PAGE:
2022 James Templeton Kelley Prize: Qin Ye Chen’s “Fluid Permanence – A Shotengai-Archive in Tokyo”

Rendering split in two parts horizontally. The upper parts shows buildings in the city context and below part shows the underground part in black and white colors

by Qin Ye Chen (MArch I ’22) — Recipient of the James Templeton Kelley Prize, Master in Architecture I.

Today Tokyo stands as a “brand new city.” Buildings are regularly uprooted to make way for new ones that completely wipe out traces of the previous structure. The idea of a “propelling monument,” as described by Aldo Rossi in The Architecture of the City, is the means by which we can begin to rethink architecture’s relationship to time and history. This thesis questions the notion of linear time and deals with concepts of adaptation and modification. It explores propelling permanence that provides a past that can still be experienced and is attached to the present everyday reality. It asks the question: How can we construct an architecture that allows us to explore the intersection of past and present and to rethink the notion of active history? Can public space be a repository of collective memory and achieve propelling permanence in a city that is constantly changing?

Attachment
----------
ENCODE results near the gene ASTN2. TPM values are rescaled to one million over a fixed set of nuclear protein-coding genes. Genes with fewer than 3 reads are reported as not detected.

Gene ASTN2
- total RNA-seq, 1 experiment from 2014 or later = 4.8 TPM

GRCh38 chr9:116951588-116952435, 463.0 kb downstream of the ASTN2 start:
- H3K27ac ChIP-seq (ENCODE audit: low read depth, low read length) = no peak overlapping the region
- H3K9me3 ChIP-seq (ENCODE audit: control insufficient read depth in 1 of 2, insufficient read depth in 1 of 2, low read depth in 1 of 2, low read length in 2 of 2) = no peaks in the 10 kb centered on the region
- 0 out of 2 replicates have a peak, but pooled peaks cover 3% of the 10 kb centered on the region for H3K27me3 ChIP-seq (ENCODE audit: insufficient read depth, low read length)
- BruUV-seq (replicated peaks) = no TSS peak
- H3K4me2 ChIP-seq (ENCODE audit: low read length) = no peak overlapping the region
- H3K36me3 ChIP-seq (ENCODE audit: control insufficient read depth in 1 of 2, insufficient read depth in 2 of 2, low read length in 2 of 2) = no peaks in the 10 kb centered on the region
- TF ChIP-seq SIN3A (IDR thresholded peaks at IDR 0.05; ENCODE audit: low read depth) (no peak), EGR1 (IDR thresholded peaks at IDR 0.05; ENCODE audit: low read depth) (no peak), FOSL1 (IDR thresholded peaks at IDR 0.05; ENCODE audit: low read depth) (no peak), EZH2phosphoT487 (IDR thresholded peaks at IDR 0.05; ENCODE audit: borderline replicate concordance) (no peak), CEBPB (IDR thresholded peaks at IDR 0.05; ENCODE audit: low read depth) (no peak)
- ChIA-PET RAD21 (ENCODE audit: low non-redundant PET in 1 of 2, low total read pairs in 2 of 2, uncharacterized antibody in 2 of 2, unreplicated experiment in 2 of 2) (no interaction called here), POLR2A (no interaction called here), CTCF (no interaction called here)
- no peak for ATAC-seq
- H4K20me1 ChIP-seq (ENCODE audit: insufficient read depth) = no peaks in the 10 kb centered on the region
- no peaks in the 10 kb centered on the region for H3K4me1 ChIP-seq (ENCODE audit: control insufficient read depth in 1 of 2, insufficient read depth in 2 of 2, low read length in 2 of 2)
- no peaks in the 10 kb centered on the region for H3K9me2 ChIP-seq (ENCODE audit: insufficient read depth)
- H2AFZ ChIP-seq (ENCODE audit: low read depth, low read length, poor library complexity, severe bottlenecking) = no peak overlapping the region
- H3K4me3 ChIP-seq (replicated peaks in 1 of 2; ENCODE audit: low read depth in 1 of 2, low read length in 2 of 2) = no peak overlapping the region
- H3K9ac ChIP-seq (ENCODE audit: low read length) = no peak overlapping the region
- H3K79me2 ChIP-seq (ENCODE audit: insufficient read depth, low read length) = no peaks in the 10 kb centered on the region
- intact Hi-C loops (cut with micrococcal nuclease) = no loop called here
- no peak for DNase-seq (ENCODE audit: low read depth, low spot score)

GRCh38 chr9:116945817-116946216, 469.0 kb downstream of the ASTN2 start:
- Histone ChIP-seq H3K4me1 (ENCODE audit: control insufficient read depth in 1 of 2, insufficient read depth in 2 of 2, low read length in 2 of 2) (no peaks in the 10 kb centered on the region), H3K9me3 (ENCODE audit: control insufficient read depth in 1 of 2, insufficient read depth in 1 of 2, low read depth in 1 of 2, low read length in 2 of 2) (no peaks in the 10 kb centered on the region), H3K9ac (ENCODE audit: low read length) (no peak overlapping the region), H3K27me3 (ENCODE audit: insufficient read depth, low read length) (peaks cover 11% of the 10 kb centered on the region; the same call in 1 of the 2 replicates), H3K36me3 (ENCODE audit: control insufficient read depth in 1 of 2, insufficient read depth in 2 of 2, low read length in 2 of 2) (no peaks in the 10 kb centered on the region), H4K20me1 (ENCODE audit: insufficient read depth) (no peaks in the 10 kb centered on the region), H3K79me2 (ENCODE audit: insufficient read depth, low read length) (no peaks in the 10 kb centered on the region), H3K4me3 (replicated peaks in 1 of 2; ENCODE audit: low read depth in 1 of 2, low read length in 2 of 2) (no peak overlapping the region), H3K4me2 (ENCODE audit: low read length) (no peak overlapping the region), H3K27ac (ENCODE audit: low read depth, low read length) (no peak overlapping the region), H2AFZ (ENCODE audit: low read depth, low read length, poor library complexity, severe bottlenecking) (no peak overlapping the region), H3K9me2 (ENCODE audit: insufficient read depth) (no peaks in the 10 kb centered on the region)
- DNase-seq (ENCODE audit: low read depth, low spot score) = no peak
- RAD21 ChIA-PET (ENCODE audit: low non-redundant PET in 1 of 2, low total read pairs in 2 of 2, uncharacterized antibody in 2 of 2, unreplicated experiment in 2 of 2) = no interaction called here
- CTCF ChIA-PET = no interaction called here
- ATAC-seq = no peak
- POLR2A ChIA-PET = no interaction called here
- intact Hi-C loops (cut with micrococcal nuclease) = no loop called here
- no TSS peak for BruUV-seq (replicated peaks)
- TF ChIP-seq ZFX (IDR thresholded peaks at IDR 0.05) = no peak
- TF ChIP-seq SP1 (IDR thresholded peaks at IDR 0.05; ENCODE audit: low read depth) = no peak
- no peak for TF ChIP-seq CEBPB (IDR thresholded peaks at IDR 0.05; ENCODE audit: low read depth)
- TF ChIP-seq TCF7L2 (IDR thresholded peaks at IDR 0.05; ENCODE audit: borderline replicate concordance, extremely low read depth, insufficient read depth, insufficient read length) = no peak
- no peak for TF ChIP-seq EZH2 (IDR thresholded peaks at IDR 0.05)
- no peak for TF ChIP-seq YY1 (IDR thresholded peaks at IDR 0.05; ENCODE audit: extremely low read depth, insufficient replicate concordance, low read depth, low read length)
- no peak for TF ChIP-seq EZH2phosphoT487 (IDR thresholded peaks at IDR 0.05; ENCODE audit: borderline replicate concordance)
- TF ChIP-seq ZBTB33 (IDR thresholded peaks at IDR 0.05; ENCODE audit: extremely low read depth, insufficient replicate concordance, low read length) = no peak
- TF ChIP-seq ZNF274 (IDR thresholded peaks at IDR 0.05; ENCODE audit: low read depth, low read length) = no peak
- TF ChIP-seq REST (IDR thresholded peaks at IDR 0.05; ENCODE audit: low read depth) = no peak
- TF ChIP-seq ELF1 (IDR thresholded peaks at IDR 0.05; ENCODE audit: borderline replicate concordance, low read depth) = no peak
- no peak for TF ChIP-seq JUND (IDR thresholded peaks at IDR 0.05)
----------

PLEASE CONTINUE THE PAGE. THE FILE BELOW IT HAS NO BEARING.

This thesis project attempts to establish a contemporary response commemorating the atmosphere of an area that has been forgotten, while initiating a new dialogue with existing structures. The proposal contains a plurality of functions in juxtaposition, bringing the informal next to the formal, and extending its influence beyond its architectural footprint to the larger urban context. The goal is to transform the archive—a building type historically about storage—into an urban social structure that programmatically engages the community. The architecture itself functions as an archival element across multiple scales, from the cabinets, to the building envelope, to the urban scale. By selectively framing episodes and modulating views, the architecture reconstructs a link with the past, and brings together a live archive that evolves and renews. The juxtaposition of two programs and two sites, and the crossing of the new with the old, constructs an architecture that preserves, presents, and promotes historical and cultural resources without fossilizing them in time. The past and future are captured here in the present moment.